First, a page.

It’s hard to imagine now, but there was a time when people disagreed over the best word to use when answering the phone. Alexander Graham Bell suggested answering with ahoy! but Thomas Edison was partial to hello! A fascinating new book about internet language says this disagreement is worth remembering when we talk about how greetings are evolving today — both online and off. Plus, a Los Angeles teacher asks: What are the rules for teen profanity in the classroom? Finally, why some people mimic the accents of others. It might be simple thoughtlessness, but it might also be an earnest, if awkward, attempt to communicate. Plus, a puzzle about specialty cocktails, mafted, fair game, dial eight, commander in chief, Roosevelt’s eggs, Charlie’s dead, and lots more.
This episode first aired September 21, 2019.
The new book Because Internet: Understanding the New Rules of Language is a smart, engaging, introduction to language and linguistics in general. It’s also rich with insights about how we communicate online. With verve, wit, and nerdy delight, linguist Gretchen McCulloch demonstrates that the internet isn’t at all destroying language. Instead, language in the digital age now more publicly displays both formal and informal versions, and the addition of emojis adds a whole new layer of nuance.
Nadine in San Antonio, Texas, disagrees with her boyfriend, who insists that the word surprise suggests something inherently good, so it’s impossible to call something a bad surprise. A quick look at data from the Brigham Young University corpora of English-language, however, shows that he’s wrong. The word surprise keeps company with plenty of negative words in English, such as nasty, unpleasant, and yes, bad.
Sam from St. Paul, Minnesota, says his dad often used the expressions Do you think I just fell off the turnip truck? and I didn’t just fall off the turnip truck, meaning “I’m not naive” or “Do you think I was born yesterday?” Turnips have long been associated with supposedly unsophisticated rustic folk, and the phrase fall off the turnip truck conjures an image of country bumpkins piling into the back of a truck to bring their crop to market in the big city. During his years on The Tonight Show, TV talk-show host Johnny Carson often used this alliterative phrase. There are a lot of variants, including cabbage truck and turnip wagon.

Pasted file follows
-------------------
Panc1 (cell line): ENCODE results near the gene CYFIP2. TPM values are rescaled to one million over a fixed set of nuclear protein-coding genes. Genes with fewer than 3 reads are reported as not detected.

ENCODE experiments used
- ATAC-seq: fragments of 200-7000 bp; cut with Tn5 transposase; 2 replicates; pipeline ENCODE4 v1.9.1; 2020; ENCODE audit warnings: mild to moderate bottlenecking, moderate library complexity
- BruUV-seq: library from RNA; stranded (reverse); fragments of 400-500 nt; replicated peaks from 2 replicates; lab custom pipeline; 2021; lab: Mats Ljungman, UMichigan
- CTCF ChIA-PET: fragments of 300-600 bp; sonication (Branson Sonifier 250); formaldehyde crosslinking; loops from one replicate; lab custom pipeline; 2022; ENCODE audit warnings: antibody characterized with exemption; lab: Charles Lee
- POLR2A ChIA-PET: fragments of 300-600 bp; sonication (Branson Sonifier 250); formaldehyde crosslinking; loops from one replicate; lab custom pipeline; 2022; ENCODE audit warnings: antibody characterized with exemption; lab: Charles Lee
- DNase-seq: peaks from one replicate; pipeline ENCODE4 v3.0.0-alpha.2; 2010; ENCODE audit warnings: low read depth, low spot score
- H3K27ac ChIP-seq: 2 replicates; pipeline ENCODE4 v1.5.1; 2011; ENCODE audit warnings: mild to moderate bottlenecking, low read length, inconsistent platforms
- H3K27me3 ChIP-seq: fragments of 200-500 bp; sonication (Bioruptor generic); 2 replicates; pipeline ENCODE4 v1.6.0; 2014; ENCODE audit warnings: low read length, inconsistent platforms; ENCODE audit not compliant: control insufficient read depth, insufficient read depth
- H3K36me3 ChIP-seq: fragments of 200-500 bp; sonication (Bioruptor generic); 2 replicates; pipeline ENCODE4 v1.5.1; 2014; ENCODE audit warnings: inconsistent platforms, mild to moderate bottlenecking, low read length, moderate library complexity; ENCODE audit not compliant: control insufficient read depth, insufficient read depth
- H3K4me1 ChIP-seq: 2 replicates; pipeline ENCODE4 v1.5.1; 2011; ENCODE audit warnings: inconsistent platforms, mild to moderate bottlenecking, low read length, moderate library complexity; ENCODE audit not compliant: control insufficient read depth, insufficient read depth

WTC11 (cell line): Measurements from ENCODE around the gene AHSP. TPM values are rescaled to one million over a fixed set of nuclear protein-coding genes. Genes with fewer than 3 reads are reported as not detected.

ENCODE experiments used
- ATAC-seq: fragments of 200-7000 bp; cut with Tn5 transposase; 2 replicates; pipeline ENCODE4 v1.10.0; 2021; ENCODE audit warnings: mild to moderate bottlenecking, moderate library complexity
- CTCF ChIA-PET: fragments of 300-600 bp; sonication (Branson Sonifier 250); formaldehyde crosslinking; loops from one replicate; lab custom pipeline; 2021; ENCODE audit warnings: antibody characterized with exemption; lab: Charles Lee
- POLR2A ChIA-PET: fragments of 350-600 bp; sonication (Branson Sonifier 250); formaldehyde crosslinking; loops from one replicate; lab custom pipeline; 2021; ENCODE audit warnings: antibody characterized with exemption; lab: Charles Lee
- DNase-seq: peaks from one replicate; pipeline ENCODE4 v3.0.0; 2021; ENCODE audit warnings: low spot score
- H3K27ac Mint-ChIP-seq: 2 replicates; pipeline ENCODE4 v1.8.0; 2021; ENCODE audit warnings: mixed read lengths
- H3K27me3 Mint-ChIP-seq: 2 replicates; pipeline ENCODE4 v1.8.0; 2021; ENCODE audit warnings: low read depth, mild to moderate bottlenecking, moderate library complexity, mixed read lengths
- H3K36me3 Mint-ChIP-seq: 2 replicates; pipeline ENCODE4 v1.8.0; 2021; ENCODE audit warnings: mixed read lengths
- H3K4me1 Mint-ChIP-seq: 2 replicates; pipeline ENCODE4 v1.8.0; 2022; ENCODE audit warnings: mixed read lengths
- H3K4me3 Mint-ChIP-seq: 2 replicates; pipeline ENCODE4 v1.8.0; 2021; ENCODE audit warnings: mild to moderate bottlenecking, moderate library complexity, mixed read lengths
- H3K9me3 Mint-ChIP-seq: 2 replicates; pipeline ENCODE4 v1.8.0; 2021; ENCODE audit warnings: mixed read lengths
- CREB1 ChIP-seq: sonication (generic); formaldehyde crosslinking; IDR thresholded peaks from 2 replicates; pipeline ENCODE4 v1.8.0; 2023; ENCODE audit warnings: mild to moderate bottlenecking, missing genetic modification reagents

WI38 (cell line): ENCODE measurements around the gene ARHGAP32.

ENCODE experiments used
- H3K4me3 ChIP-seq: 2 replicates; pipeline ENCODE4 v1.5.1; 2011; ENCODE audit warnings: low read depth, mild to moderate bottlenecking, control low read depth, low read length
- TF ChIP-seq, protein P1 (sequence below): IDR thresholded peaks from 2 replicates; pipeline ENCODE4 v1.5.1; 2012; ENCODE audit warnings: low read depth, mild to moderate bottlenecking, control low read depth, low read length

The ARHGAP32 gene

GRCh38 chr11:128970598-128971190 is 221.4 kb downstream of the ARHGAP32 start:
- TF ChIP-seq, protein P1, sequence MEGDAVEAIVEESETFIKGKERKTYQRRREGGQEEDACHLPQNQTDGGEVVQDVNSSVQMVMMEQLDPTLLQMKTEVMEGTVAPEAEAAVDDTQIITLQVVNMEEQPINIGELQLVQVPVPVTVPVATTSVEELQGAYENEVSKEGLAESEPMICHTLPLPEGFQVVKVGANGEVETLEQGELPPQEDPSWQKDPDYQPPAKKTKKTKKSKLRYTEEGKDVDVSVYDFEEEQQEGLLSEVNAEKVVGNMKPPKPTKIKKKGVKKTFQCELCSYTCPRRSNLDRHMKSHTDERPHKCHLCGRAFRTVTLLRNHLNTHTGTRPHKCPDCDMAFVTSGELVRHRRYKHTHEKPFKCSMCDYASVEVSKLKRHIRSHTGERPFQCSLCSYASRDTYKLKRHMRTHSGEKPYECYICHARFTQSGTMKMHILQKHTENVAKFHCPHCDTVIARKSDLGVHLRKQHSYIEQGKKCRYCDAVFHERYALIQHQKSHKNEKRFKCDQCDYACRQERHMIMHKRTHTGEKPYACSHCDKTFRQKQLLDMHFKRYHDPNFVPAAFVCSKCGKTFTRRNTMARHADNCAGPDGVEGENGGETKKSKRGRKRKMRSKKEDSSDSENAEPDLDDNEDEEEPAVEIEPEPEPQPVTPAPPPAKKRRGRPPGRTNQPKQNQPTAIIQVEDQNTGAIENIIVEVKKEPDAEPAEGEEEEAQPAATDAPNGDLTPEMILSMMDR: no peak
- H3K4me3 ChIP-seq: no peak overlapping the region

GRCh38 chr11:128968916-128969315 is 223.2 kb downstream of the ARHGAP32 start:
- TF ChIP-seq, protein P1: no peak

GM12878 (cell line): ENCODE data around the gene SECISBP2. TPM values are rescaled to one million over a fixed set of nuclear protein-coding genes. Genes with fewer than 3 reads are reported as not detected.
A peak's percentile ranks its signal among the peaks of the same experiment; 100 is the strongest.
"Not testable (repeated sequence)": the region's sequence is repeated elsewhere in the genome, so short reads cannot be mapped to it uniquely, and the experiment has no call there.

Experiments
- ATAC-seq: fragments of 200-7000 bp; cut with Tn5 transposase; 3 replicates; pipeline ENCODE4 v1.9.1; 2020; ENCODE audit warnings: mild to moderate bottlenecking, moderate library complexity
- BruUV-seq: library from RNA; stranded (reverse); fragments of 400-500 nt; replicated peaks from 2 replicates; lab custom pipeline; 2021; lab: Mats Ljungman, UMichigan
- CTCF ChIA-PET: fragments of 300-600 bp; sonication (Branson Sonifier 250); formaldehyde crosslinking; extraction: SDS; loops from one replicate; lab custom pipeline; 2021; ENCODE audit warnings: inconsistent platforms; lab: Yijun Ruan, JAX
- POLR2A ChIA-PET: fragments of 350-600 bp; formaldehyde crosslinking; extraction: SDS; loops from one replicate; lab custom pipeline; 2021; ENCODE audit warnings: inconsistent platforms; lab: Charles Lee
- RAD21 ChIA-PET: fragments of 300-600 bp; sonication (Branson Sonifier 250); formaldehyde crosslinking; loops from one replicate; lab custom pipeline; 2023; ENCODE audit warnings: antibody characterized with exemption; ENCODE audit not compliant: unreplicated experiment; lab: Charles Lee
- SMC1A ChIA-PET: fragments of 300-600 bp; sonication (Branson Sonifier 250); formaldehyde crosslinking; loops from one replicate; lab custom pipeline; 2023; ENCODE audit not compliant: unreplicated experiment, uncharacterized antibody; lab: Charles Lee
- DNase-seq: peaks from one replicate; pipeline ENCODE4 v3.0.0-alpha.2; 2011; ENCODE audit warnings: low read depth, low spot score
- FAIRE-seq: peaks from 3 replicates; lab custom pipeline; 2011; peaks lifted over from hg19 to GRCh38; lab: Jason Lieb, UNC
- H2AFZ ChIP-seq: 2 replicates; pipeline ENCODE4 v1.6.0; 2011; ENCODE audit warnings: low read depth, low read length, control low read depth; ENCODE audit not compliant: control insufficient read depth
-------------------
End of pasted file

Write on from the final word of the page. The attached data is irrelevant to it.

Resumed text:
Quiz Guy John Chaneski has crafted a puzzle about cocktails with rhyming names. For example, in Jackson or Biloxi you might be served a libation inspired by the long-haired subculture of the 1960s. What drink would that be?
Sherry from Green Bay, Wisconsin, remembers that whenever she balked at doing a chore as a kid, her grandmother would say If ifs and ands were pots and pans, a tinker would have no trade. Her grandmother was suggesting that merely paying lip service to something doesn’t get the task done. Another version goes If ifs and ands were pots and pans, there’d be no work for tinkers’ hands. A still longer version: If wishes were horses, then beggars could ride / If turnips were watches, I’d wear one by my side / If ifs and ands were pots and pans / There would be no work for tinkers. Dandy Don Meredith often recited a similar a somewhat similar phrase about wishful thinking that involved candied nuts.